Superman costume worn by Dean Cain, 1993 - 1997.
Boxes of movies from the show "Friends".

Different layers of salt and minerals in the mine.

Before the tour started we got to try our hand at mining the old fashioned way.

Here we go.  The temperature is 65 degrees so you may want to bring a light jacket.  Much nicer down here than the 100 degrees above.
Here's a video of a portion of the shuttle ride.  Click HERE if you can't see it.

Bathroom facilities for the miners.

One of the hundreds of tunnels with part of the 40' column on the right.
Thousands of empty boxes of explosives line the tunnels.  It's strange to see dust and footprints of the miners that haven't been disturbed in 50+ years.

Layers of iron in the salt.

It was very interesting to hear the entire process of the mining operation.
Most ceiling heights were 10 - 12 feet high.  Everything is pretty uniform down here.
Large deposits of crystallized salt.
When our tour guide shined his green lazer pointer at it it lit up beautifully.
Once a tunnel was finished they would spray paint the date on the wall.
Some of these tunnels are crazy long!  Could you imagine playing Hide & Seek down here?
An old propeller from one of the fresh air shafts.
One of the old trucks that had to be taken apart to fit in the elevator hoist then reassembled down below.
While the ceilings don't collapse entirely, they do have shelves break off.  They keep careful monitoring of the movement.
At one point you are given a small bag and with the flashlights they give you you can collect salt crystals to bring home.  Just rinse the dust off and you can varnish it for a decoration or use it in your salt grinder.  We've been in underground lead, gold and silver mines besides other caverns but I think this was our favorite.  We highly recommend this unique tour if you are in the area.
As we left Hutchinson we pass another grain storage.  I swear these keep getting bigger and bigger.

Next Up we venture to the Center of the US!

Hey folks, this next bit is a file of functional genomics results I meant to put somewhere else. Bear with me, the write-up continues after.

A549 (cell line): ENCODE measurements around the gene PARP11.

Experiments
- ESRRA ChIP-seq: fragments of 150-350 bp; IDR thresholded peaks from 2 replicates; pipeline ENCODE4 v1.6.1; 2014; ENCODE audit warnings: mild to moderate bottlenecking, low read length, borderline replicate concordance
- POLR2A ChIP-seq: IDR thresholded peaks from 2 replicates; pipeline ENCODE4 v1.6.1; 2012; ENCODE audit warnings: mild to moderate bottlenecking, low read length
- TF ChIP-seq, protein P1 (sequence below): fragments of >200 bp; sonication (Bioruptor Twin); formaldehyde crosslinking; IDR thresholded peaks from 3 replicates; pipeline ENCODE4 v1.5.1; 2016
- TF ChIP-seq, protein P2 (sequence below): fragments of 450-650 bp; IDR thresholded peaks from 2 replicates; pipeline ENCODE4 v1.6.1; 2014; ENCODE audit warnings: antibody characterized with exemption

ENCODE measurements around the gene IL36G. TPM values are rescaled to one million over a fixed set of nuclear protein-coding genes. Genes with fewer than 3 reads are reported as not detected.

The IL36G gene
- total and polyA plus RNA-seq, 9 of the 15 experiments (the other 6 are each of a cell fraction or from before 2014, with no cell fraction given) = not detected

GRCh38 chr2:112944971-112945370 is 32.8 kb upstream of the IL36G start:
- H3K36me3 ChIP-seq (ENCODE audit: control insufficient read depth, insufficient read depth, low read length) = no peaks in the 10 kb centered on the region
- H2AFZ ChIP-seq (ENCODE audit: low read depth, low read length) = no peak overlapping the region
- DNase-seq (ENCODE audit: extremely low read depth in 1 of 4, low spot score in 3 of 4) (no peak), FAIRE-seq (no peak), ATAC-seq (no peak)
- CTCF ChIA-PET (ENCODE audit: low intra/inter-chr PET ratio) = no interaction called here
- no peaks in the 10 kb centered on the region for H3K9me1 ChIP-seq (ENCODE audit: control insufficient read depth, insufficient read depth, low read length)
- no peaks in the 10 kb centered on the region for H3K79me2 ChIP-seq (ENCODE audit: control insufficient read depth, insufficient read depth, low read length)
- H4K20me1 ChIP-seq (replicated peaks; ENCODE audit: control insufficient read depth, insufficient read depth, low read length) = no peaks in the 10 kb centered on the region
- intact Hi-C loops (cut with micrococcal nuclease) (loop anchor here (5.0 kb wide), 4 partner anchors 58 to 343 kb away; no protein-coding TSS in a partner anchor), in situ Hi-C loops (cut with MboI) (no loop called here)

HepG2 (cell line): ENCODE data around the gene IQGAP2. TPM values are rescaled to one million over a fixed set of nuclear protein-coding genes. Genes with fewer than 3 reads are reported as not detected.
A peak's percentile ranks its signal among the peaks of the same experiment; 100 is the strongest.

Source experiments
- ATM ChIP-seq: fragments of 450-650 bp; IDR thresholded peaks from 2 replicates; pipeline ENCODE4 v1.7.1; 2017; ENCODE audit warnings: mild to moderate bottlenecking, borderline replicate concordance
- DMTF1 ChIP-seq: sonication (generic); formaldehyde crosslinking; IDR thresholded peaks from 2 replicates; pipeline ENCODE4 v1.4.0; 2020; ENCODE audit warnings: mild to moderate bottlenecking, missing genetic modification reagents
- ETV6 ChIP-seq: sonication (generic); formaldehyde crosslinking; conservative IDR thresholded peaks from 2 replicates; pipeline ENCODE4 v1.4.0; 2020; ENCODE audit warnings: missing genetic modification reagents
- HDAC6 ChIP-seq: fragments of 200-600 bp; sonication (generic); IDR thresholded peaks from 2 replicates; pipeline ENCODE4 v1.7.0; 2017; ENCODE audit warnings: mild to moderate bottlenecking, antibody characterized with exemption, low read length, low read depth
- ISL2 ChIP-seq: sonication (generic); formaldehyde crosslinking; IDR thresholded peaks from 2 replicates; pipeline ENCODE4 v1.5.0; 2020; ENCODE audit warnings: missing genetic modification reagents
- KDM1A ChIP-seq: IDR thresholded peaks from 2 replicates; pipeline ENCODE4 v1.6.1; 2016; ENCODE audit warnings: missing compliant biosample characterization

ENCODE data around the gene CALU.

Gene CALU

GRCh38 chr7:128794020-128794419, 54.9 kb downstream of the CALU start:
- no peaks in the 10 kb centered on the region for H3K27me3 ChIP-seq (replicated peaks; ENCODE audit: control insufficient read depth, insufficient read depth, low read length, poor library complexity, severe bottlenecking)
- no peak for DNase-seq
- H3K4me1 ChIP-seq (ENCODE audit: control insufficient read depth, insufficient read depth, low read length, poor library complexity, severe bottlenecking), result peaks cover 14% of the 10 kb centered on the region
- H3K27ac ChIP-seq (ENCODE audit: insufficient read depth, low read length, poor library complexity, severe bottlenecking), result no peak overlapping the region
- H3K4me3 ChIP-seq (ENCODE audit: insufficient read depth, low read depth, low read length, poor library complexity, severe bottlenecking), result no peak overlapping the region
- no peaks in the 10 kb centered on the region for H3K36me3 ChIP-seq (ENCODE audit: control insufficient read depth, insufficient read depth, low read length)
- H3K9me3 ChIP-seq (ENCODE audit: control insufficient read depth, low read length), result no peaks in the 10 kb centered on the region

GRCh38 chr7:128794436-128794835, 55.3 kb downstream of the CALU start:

1. We were in the salt mine there on our transcontinental US-50 trip in 2019…pretty darned cool place. Lots of cool stuff in Kansas along Route 50.

  2. Very cool place to visit. Did Steve stop the tour to use the toilet?

  3. I can see why people might not want to take that tour if they are at all claustrophobic. After looking at your pictures, although it is interesting, I think I will pass.

    1. Only the elevator was a bit weird. Once underground it felt big and open.

  4. We passed through there a few years ago, but passed on the tour. Yes, I am a bit claustrophobic.

    1. Just the elevator was a bit cramped. The mine felt big and open and cool air.

  5. I love unique tours like this!! Thanks for sharing all the interesting information. Good to know if there's a disaster above ground that Batman's suit is safe :-)))) Seems like the perfect way to spend a hot summer day.

    1. It really was awesome! Perfect place to store stuff!

  6. As a kid I toured salt mines, back then they didn't do the storage stuff but what a great way to reuse the place. I remember those computers from my college days.

    1. We sure had a blast on this tour. Definitely a great place to store things of great importance!

  7. Not sure I want to take Dave by those grain bins.

    1. :-) They kept getting bigger and bigger! I'd love to get a tour of one of those facilities!